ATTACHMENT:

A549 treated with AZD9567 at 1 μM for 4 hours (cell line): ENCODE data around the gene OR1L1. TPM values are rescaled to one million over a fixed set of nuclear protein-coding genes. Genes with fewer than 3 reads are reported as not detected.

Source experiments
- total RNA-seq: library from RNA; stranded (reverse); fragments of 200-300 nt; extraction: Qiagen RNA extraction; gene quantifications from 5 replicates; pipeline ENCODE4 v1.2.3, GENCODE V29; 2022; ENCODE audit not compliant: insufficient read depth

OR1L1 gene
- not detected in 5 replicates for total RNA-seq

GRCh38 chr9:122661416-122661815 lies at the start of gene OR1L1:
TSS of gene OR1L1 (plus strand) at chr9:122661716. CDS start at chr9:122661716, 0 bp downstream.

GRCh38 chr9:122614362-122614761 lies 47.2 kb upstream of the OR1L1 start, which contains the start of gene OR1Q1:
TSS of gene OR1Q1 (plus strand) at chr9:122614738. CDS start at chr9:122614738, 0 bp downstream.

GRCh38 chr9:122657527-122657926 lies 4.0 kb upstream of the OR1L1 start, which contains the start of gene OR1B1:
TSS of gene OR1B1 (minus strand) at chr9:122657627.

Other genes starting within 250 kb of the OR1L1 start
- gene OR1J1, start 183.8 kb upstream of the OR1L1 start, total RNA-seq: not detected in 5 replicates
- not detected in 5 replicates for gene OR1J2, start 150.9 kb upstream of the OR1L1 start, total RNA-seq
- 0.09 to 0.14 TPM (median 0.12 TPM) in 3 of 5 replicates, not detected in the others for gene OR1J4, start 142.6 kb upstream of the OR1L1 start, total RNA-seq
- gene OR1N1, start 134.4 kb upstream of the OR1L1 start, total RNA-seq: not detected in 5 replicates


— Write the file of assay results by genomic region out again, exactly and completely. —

A549 treated with AZD9567 at 1 μM for 4 hours (cell line): ENCODE data around the gene OR1L1. TPM values are rescaled to one million over a fixed set of nuclear protein-coding genes. Genes with fewer than 3 reads are reported as not detected.

Source experiments
- total RNA-seq: library from RNA; stranded (reverse); fragments of 200-300 nt; extraction: Qiagen RNA extraction; gene quantifications from 5 replicates; pipeline ENCODE4 v1.2.3, GENCODE V29; 2022; ENCODE audit not compliant: insufficient read depth

OR1L1 gene
- not detected in 5 replicates for total RNA-seq

GRCh38 chr9:122661416-122661815 lies at the start of gene OR1L1:
TSS of gene OR1L1 (plus strand) at chr9:122661716. CDS start at chr9:122661716, 0 bp downstream.

GRCh38 chr9:122614362-122614761 lies 47.2 kb upstream of the OR1L1 start, which contains the start of gene OR1Q1:
TSS of gene OR1Q1 (plus strand) at chr9:122614738. CDS start at chr9:122614738, 0 bp downstream.

GRCh38 chr9:122657527-122657926 lies 4.0 kb upstream of the OR1L1 start, which contains the start of gene OR1B1:
TSS of gene OR1B1 (minus strand) at chr9:122657627.

Other genes starting within 250 kb of the OR1L1 start
- gene OR1J1, start 183.8 kb upstream of the OR1L1 start, total RNA-seq: not detected in 5 replicates
- not detected in 5 replicates for gene OR1J2, start 150.9 kb upstream of the OR1L1 start, total RNA-seq
- 0.09 to 0.14 TPM (median 0.12 TPM) in 3 of 5 replicates, not detected in the others for gene OR1J4, start 142.6 kb upstream of the OR1L1 start, total RNA-seq
- gene OR1N1, start 134.4 kb upstream of the OR1L1 start, total RNA-seq: not detected in 5 replicates